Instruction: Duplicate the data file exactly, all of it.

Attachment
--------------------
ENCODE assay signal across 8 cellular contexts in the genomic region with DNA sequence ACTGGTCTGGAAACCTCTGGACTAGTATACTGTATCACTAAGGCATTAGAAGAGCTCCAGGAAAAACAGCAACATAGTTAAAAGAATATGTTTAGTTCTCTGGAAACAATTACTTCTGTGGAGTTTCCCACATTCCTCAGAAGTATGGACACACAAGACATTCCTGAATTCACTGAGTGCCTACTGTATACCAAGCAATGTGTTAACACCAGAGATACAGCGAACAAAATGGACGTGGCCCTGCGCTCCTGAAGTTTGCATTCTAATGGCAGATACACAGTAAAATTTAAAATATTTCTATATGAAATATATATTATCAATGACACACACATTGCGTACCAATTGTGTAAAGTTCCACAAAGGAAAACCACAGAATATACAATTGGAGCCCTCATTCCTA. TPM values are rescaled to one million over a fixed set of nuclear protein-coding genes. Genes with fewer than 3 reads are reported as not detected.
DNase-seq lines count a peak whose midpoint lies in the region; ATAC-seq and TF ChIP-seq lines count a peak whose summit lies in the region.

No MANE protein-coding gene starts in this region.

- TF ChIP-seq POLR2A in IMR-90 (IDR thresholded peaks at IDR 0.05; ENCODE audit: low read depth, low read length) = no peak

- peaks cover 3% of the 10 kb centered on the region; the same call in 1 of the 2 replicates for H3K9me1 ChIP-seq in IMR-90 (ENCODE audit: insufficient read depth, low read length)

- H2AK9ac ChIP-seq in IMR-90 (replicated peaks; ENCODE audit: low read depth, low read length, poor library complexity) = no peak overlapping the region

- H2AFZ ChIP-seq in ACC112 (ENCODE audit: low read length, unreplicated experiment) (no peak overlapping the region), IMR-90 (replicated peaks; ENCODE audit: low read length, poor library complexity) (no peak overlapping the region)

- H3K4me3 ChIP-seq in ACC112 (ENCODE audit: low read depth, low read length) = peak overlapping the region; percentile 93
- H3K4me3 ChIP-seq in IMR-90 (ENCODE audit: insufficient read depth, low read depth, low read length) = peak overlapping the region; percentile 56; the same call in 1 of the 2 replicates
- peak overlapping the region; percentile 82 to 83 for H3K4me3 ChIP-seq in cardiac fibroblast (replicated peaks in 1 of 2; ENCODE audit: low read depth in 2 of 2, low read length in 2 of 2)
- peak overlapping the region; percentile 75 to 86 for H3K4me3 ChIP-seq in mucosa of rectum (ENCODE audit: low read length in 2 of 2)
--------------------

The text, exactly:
ENCODE assay signal across 8 cellular contexts in the genomic region with DNA sequence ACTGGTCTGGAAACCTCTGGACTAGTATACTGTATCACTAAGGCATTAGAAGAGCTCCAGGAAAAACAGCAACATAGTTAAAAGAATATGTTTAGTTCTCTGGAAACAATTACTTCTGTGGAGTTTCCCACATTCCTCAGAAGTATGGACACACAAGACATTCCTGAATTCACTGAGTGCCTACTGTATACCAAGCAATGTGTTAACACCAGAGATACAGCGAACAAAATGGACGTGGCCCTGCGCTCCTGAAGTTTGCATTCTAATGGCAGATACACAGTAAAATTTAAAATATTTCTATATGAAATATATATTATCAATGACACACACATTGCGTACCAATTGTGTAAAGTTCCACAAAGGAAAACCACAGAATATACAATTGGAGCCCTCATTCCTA. TPM values are rescaled to one million over a fixed set of nuclear protein-coding genes. Genes with fewer than 3 reads are reported as not detected.
DNase-seq lines count a peak whose midpoint lies in the region; ATAC-seq and TF ChIP-seq lines count a peak whose summit lies in the region.

No MANE protein-coding gene starts in this region.

- TF ChIP-seq POLR2A in IMR-90 (IDR thresholded peaks at IDR 0.05; ENCODE audit: low read depth, low read length) = no peak

- peaks cover 3% of the 10 kb centered on the region; the same call in 1 of the 2 replicates for H3K9me1 ChIP-seq in IMR-90 (ENCODE audit: insufficient read depth, low read length)

- H2AK9ac ChIP-seq in IMR-90 (replicated peaks; ENCODE audit: low read depth, low read length, poor library complexity) = no peak overlapping the region

- H2AFZ ChIP-seq in ACC112 (ENCODE audit: low read length, unreplicated experiment) (no peak overlapping the region), IMR-90 (replicated peaks; ENCODE audit: low read length, poor library complexity) (no peak overlapping the region)

- H3K4me3 ChIP-seq in ACC112 (ENCODE audit: low read depth, low read length) = peak overlapping the region; percentile 93
- H3K4me3 ChIP-seq in IMR-90 (ENCODE audit: insufficient read depth, low read depth, low read length) = peak overlapping the region; percentile 56; the same call in 1 of the 2 replicates
- peak overlapping the region; percentile 82 to 83 for H3K4me3 ChIP-seq in cardiac fibroblast (replicated peaks in 1 of 2; ENCODE audit: low read depth in 2 of 2, low read length in 2 of 2)
- peak overlapping the region; percentile 75 to 86 for H3K4me3 ChIP-seq in mucosa of rectum (ENCODE audit: low read length in 2 of 2)